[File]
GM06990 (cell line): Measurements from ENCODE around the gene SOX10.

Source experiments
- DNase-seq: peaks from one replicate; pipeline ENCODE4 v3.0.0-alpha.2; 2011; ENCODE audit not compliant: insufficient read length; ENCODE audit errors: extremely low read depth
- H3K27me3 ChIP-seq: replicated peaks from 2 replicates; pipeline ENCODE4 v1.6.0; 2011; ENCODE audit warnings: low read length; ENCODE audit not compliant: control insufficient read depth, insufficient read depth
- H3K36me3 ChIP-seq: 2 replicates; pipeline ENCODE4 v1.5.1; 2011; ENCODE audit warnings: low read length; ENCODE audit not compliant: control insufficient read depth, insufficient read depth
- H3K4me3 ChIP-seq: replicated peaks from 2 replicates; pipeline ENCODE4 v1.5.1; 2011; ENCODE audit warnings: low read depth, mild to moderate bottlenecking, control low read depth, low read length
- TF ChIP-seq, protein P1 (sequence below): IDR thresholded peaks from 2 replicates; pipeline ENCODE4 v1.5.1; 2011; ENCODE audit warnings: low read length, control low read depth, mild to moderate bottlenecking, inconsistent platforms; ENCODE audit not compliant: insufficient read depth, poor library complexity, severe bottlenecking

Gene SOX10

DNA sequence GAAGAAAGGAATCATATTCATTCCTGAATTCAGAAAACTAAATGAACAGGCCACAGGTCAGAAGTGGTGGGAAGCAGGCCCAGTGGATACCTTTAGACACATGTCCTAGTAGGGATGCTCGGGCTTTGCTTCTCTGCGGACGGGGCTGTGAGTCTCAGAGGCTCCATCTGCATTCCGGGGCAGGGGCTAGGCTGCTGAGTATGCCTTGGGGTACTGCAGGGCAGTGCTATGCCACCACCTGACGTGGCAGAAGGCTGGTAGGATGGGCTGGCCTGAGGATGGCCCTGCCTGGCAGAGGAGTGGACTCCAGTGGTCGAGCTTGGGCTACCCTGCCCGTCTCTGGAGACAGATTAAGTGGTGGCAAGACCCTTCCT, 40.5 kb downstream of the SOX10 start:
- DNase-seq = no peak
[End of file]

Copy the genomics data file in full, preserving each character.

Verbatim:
GM06990 (cell line): Measurements from ENCODE around the gene SOX10.

Source experiments
- DNase-seq: peaks from one replicate; pipeline ENCODE4 v3.0.0-alpha.2; 2011; ENCODE audit not compliant: insufficient read length; ENCODE audit errors: extremely low read depth
- H3K27me3 ChIP-seq: replicated peaks from 2 replicates; pipeline ENCODE4 v1.6.0; 2011; ENCODE audit warnings: low read length; ENCODE audit not compliant: control insufficient read depth, insufficient read depth
- H3K36me3 ChIP-seq: 2 replicates; pipeline ENCODE4 v1.5.1; 2011; ENCODE audit warnings: low read length; ENCODE audit not compliant: control insufficient read depth, insufficient read depth
- H3K4me3 ChIP-seq: replicated peaks from 2 replicates; pipeline ENCODE4 v1.5.1; 2011; ENCODE audit warnings: low read depth, mild to moderate bottlenecking, control low read depth, low read length
- TF ChIP-seq, protein P1 (sequence below): IDR thresholded peaks from 2 replicates; pipeline ENCODE4 v1.5.1; 2011; ENCODE audit warnings: low read length, control low read depth, mild to moderate bottlenecking, inconsistent platforms; ENCODE audit not compliant: insufficient read depth, poor library complexity, severe bottlenecking

Gene SOX10

DNA sequence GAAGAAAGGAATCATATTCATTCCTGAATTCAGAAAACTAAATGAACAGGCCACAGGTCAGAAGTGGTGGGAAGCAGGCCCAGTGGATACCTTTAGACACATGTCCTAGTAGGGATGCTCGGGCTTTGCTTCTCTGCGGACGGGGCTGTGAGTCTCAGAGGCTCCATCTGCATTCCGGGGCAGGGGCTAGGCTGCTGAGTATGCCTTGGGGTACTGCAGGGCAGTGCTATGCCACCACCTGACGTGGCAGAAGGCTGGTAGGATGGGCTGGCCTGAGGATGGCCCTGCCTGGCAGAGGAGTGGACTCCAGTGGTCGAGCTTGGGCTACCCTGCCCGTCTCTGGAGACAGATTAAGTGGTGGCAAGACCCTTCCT, 40.5 kb downstream of the SOX10 start:
- DNase-seq = no peak